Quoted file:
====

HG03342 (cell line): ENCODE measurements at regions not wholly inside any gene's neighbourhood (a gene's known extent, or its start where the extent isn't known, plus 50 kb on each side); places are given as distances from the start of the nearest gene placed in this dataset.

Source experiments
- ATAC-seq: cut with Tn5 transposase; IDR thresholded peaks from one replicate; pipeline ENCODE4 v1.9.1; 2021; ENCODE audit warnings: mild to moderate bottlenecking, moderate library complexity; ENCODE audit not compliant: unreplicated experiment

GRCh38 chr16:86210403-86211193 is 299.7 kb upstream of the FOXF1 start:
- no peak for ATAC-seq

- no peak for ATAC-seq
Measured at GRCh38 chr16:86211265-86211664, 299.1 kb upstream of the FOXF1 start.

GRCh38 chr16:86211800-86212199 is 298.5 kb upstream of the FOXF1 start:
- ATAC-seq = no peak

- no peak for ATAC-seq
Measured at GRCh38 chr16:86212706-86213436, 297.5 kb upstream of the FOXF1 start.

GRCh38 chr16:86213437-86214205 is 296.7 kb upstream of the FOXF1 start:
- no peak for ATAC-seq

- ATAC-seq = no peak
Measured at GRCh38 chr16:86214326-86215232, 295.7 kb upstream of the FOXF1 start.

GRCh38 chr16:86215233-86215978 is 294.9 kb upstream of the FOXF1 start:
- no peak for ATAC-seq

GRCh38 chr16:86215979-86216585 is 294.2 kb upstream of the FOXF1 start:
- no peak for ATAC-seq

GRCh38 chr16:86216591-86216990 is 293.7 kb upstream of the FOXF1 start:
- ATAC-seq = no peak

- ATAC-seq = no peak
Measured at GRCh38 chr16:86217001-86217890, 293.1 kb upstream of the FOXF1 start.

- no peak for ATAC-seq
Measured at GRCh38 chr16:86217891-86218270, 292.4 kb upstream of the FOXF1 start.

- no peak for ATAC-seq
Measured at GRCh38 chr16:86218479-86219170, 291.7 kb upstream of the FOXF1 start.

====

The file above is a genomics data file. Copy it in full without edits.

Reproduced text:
HG03342 (cell line): ENCODE measurements at regions not wholly inside any gene's neighbourhood (a gene's known extent, or its start where the extent isn't known, plus 50 kb on each side); places are given as distances from the start of the nearest gene placed in this dataset.

Source experiments
- ATAC-seq: cut with Tn5 transposase; IDR thresholded peaks from one replicate; pipeline ENCODE4 v1.9.1; 2021; ENCODE audit warnings: mild to moderate bottlenecking, moderate library complexity; ENCODE audit not compliant: unreplicated experiment

GRCh38 chr16:86210403-86211193 is 299.7 kb upstream of the FOXF1 start:
- no peak for ATAC-seq

- no peak for ATAC-seq
Measured at GRCh38 chr16:86211265-86211664, 299.1 kb upstream of the FOXF1 start.

GRCh38 chr16:86211800-86212199 is 298.5 kb upstream of the FOXF1 start:
- ATAC-seq = no peak

- no peak for ATAC-seq
Measured at GRCh38 chr16:86212706-86213436, 297.5 kb upstream of the FOXF1 start.

GRCh38 chr16:86213437-86214205 is 296.7 kb upstream of the FOXF1 start:
- no peak for ATAC-seq

- ATAC-seq = no peak
Measured at GRCh38 chr16:86214326-86215232, 295.7 kb upstream of the FOXF1 start.

GRCh38 chr16:86215233-86215978 is 294.9 kb upstream of the FOXF1 start:
- no peak for ATAC-seq

GRCh38 chr16:86215979-86216585 is 294.2 kb upstream of the FOXF1 start:
- no peak for ATAC-seq

GRCh38 chr16:86216591-86216990 is 293.7 kb upstream of the FOXF1 start:
- ATAC-seq = no peak

- ATAC-seq = no peak
Measured at GRCh38 chr16:86217001-86217890, 293.1 kb upstream of the FOXF1 start.

- no peak for ATAC-seq
Measured at GRCh38 chr16:86217891-86218270, 292.4 kb upstream of the FOXF1 start.

- no peak for ATAC-seq
Measured at GRCh38 chr16:86218479-86219170, 291.7 kb upstream of the FOXF1 start.